The dialogue I don't want to have is about Israel just as a refuge. Israel isn't the most secure place on earth. It's not a matter of security and refuge and the Holocaust and all this. We are part of something.

We are part of a people. Israel should represent something more than a physical refuge, but a place of connection and of values. This is the new challenge of Zionism. I think Israel is strong enough to have Jews criticizing it as long as the criticism comes from within the family, in an understanding that while they are criticizing Israel, they are not undermining the basics of Israel's existence. Because we have these extremists in the region that are not willing to accept our existence in any way. I don't want those who don't accept Israel's right to exist. There is no use for a dialogue with them.
 
Q: How do you understand Bibi. You're both from the same ideological background (Livni's parents were stalwarts of Herut, Menachem Begin's party), but you've moved in a different direction.

TL: I believe what I do now represents the values of my parents. I believe that what I represent now is the need to have these values of Jabotinsky and Zionism living in harmony.
 
Q: Are you still a Jabotinskyite? (Vladimir Jabotinsky was the founder of revisionist, right-wing, Zionism, and ideological guide for Menachem Begin.)

TL: I quote Jabotinsky in almost every speech I give against Netanyahu. On everything. Jabotinsky was speaking about an Israel that was basically secular. He spoke of religion as something that kept Jewish communities together in exile before the creation of the state, but since a state was created -- he was saying this in the '30s -- we could create a state based on Jewish nationality and talk less about the religious part. When it came to Arabs, he was talking about the rights of the Jewish people in the land, but he spoke about the rights of minorities as well.

Q: But he also spoke about building an "iron wall" around Israel.

TL: Oh, let's speak about the iron wall. Has somebody read the line after he wrote about the iron wall? He wrote that the Arabs need to understand that we are strong, so that we should build an iron wall, that we be strong, that the Arabs can't throw us into the sea. And then he said, once the Arabs understand that we are here to stay, we should negotiate with them, reach an agreement with them.

Q: But do the Arabs understand the iron wall today?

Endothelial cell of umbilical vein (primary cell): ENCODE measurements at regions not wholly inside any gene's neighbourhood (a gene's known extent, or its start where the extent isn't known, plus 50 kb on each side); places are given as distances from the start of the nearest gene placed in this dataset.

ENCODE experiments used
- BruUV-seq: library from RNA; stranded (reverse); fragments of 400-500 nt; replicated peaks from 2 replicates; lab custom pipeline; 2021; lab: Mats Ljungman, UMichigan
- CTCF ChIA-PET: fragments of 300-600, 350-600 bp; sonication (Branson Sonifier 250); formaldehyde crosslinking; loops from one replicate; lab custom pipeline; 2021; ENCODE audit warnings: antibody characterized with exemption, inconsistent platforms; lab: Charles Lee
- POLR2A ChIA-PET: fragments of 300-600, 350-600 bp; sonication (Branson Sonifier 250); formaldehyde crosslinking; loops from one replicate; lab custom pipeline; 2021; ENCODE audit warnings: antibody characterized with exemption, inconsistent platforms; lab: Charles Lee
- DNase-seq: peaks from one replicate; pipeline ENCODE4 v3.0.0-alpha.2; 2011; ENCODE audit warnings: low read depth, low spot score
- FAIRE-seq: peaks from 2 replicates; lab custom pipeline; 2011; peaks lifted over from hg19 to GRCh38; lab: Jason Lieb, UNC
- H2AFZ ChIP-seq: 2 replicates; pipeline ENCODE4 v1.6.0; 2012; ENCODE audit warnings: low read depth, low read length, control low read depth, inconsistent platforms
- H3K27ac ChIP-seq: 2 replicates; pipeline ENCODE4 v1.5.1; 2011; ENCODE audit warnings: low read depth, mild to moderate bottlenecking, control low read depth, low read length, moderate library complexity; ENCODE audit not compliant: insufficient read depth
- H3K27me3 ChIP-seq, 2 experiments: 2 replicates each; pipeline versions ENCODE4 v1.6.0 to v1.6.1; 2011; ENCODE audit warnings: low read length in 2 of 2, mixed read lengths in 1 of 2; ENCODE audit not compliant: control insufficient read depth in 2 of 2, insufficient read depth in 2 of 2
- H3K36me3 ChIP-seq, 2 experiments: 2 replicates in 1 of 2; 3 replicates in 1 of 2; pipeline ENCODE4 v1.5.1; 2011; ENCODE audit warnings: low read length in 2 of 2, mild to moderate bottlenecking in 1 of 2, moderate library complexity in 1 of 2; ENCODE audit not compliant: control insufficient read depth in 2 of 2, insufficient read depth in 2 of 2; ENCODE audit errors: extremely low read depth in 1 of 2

TL: Those we are negotiating with understand that Israel is here to stay.

Q: And you're sure of this?

TL: Yes. Not Hamas.

Q: You're sure that there's no plan on the part of seemingly moderate Palestinians to try to take apart Israel in stages?

TL: I know that they know we are strong enough. And our relations with the United States are part of this. This is one part of the answer. Whether some of them are thinking about stages? Maybe. But this is our responsibility to take this into consideration and put into an agreement all the parameters to ensure Israel's security. But I think we already have built the iron wall, and I think Israel is being weakened now by the way Netanyahu speaks. The stronger he speaks, the weaker Israel is.

When Kadima left the government, the world was delegitimizing Hamas, Gaza was under siege, we were negotiating with the Palestinians, we were working with pragmatic Palestinians,  our ability to act against terror came from our legitimacy. Now look what's happened. In the flotilla incident, after two minutes the world was against us.
 
Q: So Netanyahu is delegitimizing Israel?

TL: That's too exaggerated. Bibi Netanyahu is weakening Israel. The Israeli government doesn't give the right answer to delegitimization.
 
Q: Go back to Jabotinsky for a second. Are you saying you better represent the values of Jabotinsky than Netanyahu?

TL: Here's an image. In our youth movement, in my parent's generation, we had a song, "Both sides of the Jordan, this one is ours, and also the other one." But there's another line, saying basically, "Soon we will live happily ever after, the son of the Arab, the son of the Christian, and my son." The idea was always not to control others, but live together. Okay, so we know today we cannot live happily together between the Jordan and the Mediterranean, because we would lose the sovereignty of the Jewish state as such. So we need to divide the land. This is the way we live together, in a nice divorce.